Eco-Crime Alive And Well In London

By Lindsey Last edited 150 months ago
Eco-Crime Alive And Well In London

This week the Environmental Investigation Agency hosted a night of eco-crime awareness against a backdrop of artwork at the annual exhibition of the Society of Wildlife Artists. A pair of violinists elegantly serenaded patrons, supporters and campaigners who mingled and chatted while sipping wine, necking neat rectangular cut sandwiches and wishing they could afford one of the fabulous paintings or sculptures on display (we were particularly fond of the birds, bears and badgers dotted around but maybe we're just susceptible to alliteration).

In contrast to the civilised gathering, EIA’s message is that eco-crime supports a savage and lucrative black market business, ranging from million dollar shipments of ivory and banned CFC chemicals, to illegal logging and the trafficking of endangered wildlife. Eco-crime is escalating. Even though London is geographically remote from wild tigers, whale hunts and deforestation, it’s a thriving market place for illegally sourced tropical hardwood and wildlife products, innocently displayed in alternative medicine centres, antique shops, DIY stores, and bespoke rug vendors.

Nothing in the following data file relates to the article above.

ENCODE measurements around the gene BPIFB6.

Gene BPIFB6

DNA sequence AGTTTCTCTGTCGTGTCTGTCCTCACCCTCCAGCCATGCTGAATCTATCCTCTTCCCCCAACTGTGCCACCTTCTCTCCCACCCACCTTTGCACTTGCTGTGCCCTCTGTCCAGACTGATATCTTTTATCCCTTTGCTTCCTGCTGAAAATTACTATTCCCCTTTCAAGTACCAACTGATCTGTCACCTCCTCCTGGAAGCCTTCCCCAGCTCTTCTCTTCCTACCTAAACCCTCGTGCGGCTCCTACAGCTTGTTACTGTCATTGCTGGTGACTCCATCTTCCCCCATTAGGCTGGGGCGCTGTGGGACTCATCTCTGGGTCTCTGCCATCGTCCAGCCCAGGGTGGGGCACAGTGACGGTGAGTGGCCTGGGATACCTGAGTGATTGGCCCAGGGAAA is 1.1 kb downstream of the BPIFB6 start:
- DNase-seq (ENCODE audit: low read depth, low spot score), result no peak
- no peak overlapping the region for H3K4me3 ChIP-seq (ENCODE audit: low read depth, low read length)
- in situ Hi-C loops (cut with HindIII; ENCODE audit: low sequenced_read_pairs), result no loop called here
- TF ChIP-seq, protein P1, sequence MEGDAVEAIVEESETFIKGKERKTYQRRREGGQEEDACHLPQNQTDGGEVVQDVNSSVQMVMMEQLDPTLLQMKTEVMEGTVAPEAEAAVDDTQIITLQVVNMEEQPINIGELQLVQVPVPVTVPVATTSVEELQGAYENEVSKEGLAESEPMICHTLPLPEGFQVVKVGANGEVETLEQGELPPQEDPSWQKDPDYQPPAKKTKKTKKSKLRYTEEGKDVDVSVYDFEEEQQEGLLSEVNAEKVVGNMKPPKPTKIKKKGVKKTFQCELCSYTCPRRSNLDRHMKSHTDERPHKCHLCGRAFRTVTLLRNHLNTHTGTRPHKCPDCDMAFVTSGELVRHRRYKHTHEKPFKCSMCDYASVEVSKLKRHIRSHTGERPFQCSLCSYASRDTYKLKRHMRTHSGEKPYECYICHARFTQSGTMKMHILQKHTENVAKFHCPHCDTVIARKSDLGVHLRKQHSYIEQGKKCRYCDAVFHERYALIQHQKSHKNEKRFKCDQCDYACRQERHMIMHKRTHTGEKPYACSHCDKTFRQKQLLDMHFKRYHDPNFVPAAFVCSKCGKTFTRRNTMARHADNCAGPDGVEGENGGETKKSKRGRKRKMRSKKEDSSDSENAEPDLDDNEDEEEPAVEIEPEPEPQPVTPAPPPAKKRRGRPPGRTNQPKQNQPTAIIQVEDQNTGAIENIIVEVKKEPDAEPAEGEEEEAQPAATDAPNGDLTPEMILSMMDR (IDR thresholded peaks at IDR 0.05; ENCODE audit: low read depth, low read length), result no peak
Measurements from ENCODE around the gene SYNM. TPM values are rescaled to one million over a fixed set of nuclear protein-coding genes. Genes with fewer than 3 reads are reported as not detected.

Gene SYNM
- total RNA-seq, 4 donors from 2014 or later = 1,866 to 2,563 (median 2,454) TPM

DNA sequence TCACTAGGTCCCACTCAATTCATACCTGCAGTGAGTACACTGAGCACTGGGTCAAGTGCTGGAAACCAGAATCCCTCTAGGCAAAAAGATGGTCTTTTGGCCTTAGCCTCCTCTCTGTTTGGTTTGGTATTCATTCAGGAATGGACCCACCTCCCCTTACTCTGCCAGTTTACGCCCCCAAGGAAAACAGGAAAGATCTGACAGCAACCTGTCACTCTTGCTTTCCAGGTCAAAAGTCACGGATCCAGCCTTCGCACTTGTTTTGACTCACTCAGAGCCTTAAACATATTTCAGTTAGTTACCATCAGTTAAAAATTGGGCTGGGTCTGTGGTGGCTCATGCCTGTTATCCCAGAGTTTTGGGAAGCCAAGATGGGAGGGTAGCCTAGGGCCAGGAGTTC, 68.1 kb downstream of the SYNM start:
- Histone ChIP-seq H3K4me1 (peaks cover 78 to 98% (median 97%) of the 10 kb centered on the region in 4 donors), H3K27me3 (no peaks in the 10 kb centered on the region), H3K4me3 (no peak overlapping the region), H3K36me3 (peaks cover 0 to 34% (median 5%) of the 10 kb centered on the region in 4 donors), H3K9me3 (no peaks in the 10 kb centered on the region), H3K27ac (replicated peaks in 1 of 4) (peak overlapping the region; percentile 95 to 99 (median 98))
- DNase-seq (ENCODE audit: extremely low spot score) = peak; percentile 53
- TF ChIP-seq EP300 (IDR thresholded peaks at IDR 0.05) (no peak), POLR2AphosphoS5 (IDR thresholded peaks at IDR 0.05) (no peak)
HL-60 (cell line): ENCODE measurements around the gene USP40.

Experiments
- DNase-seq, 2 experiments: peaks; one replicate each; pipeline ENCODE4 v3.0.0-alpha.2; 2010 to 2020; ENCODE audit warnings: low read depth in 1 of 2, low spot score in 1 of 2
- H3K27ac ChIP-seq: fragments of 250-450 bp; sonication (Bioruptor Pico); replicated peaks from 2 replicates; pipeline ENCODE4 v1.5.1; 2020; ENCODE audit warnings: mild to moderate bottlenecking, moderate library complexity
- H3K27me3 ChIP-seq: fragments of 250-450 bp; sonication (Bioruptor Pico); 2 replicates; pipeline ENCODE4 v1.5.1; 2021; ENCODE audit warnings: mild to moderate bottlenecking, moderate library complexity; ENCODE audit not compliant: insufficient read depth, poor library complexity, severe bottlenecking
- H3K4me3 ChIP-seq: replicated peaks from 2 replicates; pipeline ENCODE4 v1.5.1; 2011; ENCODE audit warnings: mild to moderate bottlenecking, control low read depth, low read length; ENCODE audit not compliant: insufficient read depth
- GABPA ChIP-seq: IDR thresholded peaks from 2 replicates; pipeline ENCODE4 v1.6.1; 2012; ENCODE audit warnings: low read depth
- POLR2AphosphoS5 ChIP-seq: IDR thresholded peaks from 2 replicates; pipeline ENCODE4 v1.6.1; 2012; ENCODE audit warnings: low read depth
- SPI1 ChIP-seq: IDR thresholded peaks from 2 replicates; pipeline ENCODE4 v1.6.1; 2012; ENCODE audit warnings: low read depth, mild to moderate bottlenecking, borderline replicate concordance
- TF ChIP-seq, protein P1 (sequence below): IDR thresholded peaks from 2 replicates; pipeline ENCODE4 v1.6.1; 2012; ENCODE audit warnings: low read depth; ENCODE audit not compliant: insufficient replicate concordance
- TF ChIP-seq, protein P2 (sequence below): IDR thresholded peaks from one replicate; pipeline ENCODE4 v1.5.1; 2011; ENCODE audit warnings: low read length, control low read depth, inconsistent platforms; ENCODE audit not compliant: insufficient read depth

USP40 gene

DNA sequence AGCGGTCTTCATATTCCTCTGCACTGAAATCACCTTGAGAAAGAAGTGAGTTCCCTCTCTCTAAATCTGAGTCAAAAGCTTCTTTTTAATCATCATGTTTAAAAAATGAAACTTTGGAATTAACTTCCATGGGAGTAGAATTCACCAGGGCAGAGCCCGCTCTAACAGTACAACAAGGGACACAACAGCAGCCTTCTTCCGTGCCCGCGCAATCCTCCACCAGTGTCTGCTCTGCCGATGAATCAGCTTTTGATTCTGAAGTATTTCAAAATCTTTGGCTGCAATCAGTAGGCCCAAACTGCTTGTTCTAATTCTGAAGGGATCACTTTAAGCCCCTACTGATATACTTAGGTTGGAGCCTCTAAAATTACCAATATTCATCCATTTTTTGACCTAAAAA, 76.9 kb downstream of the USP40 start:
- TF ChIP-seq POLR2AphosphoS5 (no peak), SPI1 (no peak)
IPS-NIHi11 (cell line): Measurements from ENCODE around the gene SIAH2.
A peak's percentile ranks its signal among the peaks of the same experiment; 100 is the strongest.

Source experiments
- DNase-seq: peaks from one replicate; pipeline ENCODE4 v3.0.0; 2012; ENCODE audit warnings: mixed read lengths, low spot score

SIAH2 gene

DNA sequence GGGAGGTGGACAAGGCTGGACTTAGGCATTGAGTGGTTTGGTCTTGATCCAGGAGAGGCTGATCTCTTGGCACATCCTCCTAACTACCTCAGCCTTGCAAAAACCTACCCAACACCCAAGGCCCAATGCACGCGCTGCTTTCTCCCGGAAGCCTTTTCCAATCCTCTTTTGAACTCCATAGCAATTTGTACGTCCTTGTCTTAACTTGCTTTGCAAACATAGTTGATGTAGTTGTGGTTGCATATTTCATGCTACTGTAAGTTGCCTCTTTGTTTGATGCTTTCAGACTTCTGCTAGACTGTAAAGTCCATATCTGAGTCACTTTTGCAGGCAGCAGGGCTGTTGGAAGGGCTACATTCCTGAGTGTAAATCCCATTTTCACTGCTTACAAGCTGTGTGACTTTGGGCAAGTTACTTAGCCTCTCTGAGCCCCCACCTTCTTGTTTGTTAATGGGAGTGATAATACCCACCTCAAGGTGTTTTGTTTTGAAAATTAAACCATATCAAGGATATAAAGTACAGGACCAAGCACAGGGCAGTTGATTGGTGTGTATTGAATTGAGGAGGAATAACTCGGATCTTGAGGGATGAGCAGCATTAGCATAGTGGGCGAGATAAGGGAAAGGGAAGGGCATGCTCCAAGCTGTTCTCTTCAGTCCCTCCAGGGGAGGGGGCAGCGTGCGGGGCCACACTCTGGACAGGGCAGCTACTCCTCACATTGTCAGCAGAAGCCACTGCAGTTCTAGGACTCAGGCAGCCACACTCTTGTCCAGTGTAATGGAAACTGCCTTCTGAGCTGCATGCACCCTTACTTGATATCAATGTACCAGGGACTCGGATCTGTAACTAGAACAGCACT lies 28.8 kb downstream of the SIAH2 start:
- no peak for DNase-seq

Andy Fisher heads up the wildlife crime unit of Operation Charm, the Metropolitan Police’s only initiative against the illegal trade in endangered species in the UK, and is passionate about his work.

We were launched in 1995 as we became aware of particular alternative medicines, such as some Chinese medicine shops selling products containing illegal ingredients extracted from tigers. We were finding sales of tiger bones, and tiger rugs, and in one case, 10 month old stuffed tiger cubs. People think it’s an international issue but it’s happening in London too… Recently we arrested someone in west London who was in possession of a huge brand new polar bear skin rug that had been made-to-order.

An effective sticker scheme has been introduced for traditional Chinese medicine traders to enable them to demonstrate their commitment not to use endangered species in their products and allow consumers to make an informed choice about what they're buying. After all, if people are unwilling to buy the products of wildlife crime, the market will dwindle. As a positive Andy Fisher says, "It’s a long and difficult process but with the help of the public we can continue to make this work.”

By Penny Lewis

Find out more about the work of EIA by visiting their website.

The Society of Wildlife Artists annual exhibition is on till Sunday at the Mall Galleries. Admission just £2.50.

Image of tiger teeth on sale in Taiwan courtesy of EIA

Last Updated 02 October 2008